After switching to an Essential PH-1, I had repeated issues with signal loss and I was unable to get any LTE/4G again without rebooting the phone.
I went through all of the normal stuff, went to the phone vendor and verizon, and eventually found a work around involving two switches in the settings.
Settings > More > Cellular Networks > Preferred Network Type = CDMA + LTE/EvDo
Note that the path and options may vary a bit. This setting restricts the preferred network type to those that Verizon uses. Most others are something else, GSM I think for ATT. With this set, I found that when I did lose LTE signal, it would be able to get the LTE signal back without power cycling phone, but it still took a long while and sometimes needed the wifi shut down to trigger renegotiating the cell signal.
The other switch is in the secret "Developer options" menu. To enable the secret menu:
Settings > About phone. Scroll to the "Build Number" field and tap it a bunch of times. I think it's like 3 or 4 taps opens up developer options. It will tell you when that happens and when you back out of about phone it will be there in settings.
Then you can:
Settings > Developer Options > Cellular Data Always On = Enabled
As noted in the menu, this doesn't mean you are using your cell data connection and eating up bandwidth so it should have no impact on billing. It just keeps the data connection active and tries to reactivate it if it's lost even if you have a wifi connection. This makes switching to cell data faster when you leave wifi since the interface is already up. My guess is that this may have a small impact on battery life in rural low coverage areas but I have noticed no impact on battery life at all. I suspect it's primarily a legacy setting that used to make sense before networks and devices became advanced enough to make it pointless to switch off data. It might also be something network providers want so they can free up IP addresses in DHCP pools, but that sounds fishy.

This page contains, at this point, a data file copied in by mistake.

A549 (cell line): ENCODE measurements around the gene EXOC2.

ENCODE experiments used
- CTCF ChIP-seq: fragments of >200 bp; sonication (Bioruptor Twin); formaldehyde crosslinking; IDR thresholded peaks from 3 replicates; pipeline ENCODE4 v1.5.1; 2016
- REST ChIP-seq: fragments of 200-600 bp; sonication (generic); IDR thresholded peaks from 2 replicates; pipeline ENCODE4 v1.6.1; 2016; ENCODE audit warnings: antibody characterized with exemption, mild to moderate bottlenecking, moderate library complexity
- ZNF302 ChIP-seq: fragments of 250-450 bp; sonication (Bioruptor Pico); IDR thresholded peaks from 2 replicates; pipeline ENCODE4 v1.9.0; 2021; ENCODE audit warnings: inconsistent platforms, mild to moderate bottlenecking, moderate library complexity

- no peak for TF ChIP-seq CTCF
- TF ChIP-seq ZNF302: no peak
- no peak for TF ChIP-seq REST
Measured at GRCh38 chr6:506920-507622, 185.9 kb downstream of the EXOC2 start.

I found both together solves my issues. With just the Always On setting, it loses signal less often, but still get stuck and as previously mentioned, the inverse will allow it to reestablish without a restart, but it's slow to do so.
Hope this works for others.
Oh, and if any cellular networking experts has some good explanations on what might be behind this work around, I would love to know how it works.
My guess is that Verizon provided phones come with limited network support which automatically corresponds to something similar to setting preferred network type, and that the other issue of taking a long time to rediscover a good signal is something even verizon android phones see. Possibly this is due to the details of the data connection re-establishment code or that LTE is a generation beyond when turning off data was an efficiency win?
Good new / bad news to report. This continued to work until the last update to the 7.1 android security update patch for my PH-1.
After monkeying with it for too long again, I was unable to get to work around the issue with the steps above.
I went ahead and updated to the Oreo beta 2 OPM1.170911.213 and it works much better. There are also way fewer options under preferred network type. Typically I'll use the one labeled 4G/LTE which corresponds to LTE/WCDMA.
The signal bars are not reliable though. In certain areas, the Oreo beta claims an LTE connection with zero bars, but I can still use data, so it's a viable connection. Anyway, it works so I'll stop wasting my time looking for answers.
Unfortunately the Oreo line is still a manual upgrade that is more technical than most end users should attempt. I'm not sure if support can just push the update to you, but it is worth contacting them if you've never done a manual update using android dev tools and you want to get on Oreo to see if it solves a similar problem. It should be GA soon too, so everyone will get oreo without extra steps.